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My parents has always owned dobermen, and everyone my family has had were very loyal but some where to over loyal if you get what i mean? Very protective over them. But as anoter poster said you CANNOT say this and that about any breed its how YOU bring them up and train them to be.
Good luck, but even if you go to a rescue you never know you might find the perfect adult dog instead of a puppy! x

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post #12 of 20 (permalink) Old 01-15-2009, 11:11 AM
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I have a book called the Howell Book of Dogs. It gives a very brief overview of just about every breed you can imagine. Of course, every dog has its own personality so there are no hard rules, but according to the book, what the dog was originally bred for usually impacts behavior. (So you might not want to have a hunting dog around cats.)

I looked up Dobermans, and they were bred as a companion and guard dog, not a hunting dog. It says "They can be good with other pets and, when taught not to chase, with the family cat.”
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post #13 of 20 (permalink) Old 01-15-2009, 03:12 PM
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even some hunting dogs wont have issues with the family cat, we have had many labs and they are the best with other critters, a few cats even kicked on of ours out of his doghouse.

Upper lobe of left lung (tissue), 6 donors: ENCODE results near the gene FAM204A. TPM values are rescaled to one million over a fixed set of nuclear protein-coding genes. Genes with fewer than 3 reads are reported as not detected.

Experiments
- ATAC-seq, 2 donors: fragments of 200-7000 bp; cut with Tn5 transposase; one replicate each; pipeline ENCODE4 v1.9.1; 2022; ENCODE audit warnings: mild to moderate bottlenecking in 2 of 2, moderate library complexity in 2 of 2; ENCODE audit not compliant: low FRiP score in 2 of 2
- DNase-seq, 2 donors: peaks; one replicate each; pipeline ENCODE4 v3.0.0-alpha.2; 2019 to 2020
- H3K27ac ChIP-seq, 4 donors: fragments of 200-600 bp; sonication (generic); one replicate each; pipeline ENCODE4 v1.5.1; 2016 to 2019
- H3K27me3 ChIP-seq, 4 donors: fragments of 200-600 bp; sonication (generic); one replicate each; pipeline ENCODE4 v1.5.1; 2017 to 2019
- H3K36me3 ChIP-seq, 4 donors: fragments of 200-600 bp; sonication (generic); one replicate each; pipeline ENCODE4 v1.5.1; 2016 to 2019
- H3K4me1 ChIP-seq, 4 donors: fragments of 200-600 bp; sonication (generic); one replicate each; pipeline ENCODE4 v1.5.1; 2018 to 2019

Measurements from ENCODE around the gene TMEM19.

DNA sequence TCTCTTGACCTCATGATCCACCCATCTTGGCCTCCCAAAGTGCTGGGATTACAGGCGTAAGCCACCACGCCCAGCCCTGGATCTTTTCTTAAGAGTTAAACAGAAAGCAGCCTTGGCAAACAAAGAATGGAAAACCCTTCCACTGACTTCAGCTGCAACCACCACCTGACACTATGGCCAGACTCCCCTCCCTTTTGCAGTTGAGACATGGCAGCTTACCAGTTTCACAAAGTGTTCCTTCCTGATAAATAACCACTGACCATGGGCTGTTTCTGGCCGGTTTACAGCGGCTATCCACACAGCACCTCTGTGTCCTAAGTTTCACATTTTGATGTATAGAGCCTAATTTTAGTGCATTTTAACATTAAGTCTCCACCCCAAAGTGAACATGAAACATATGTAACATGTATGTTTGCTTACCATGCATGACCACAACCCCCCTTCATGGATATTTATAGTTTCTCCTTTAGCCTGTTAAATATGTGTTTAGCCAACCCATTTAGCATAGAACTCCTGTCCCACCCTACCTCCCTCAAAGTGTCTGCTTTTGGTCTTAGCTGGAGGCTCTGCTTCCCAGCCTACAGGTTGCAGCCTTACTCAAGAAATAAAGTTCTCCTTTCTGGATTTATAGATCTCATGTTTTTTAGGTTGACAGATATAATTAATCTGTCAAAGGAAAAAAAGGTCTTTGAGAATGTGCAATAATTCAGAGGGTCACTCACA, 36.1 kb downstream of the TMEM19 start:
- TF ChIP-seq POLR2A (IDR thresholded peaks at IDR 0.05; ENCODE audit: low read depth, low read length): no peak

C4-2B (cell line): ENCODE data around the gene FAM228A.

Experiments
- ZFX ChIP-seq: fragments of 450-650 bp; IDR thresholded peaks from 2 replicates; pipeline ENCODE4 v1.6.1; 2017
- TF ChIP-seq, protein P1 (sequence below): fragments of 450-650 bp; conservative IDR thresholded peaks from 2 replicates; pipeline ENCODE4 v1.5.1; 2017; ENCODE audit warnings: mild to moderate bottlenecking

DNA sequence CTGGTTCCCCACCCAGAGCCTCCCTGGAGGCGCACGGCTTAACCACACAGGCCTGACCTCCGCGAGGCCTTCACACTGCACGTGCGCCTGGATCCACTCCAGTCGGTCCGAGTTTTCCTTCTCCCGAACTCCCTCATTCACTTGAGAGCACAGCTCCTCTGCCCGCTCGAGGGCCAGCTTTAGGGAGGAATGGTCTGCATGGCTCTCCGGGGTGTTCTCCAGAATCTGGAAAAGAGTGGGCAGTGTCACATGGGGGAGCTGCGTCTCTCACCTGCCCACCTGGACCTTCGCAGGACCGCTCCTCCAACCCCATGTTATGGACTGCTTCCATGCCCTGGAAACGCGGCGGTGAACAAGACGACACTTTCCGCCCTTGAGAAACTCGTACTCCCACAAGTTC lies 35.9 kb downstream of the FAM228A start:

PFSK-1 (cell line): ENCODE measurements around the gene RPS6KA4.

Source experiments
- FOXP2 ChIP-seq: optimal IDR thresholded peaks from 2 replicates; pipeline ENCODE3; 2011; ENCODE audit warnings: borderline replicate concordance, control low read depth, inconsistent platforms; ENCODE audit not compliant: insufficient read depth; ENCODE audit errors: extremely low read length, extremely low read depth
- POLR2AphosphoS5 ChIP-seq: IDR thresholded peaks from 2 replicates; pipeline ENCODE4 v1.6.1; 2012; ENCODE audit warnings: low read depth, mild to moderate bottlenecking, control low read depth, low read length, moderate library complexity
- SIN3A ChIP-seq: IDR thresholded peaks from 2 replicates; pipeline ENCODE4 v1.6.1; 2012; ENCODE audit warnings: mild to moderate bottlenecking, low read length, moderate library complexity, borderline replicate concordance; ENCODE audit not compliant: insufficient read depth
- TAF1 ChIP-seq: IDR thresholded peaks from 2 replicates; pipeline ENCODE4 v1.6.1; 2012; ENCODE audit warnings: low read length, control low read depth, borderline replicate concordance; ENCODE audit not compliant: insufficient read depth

And one cat had kittens in his doghouse and he would go check on them. it was cute.

not that that has much to do with Dobermans but it does say that not all dogs act the way the breed was intended.

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post #14 of 20 (permalink) Old 01-15-2009, 03:54 PM
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True. That's why I made the disclaimer "every dog has its own personality so there are no hard rules".

I have a lab mix, and she's great with my cat. (Although she does chase him occasionally - but would never hurt him.) I think labs were bird dogs, though, so I don't know if that makes a difference.
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post #15 of 20 (permalink) Old 03-17-2009, 02:37 AM Thread Starter
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Quote:
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I have a book called the Howell Book of Dogs. It gives a very brief overview of just about every breed .....

according to the book, what the dog was originally bred for usually impacts behavior. (So you might not want to have a hunting dog around cats.)

I looked up Dobermans, and they were bred as a companion and guard dog, not a hunting dog. It says "They can be good with other pets and, when taught not to chase, with the family cat.”
Thank you for your realistic answer. This is the type of answer I was looking for. I think a realistic answer is more useful (and safer) than a romantic one.

Thanks again.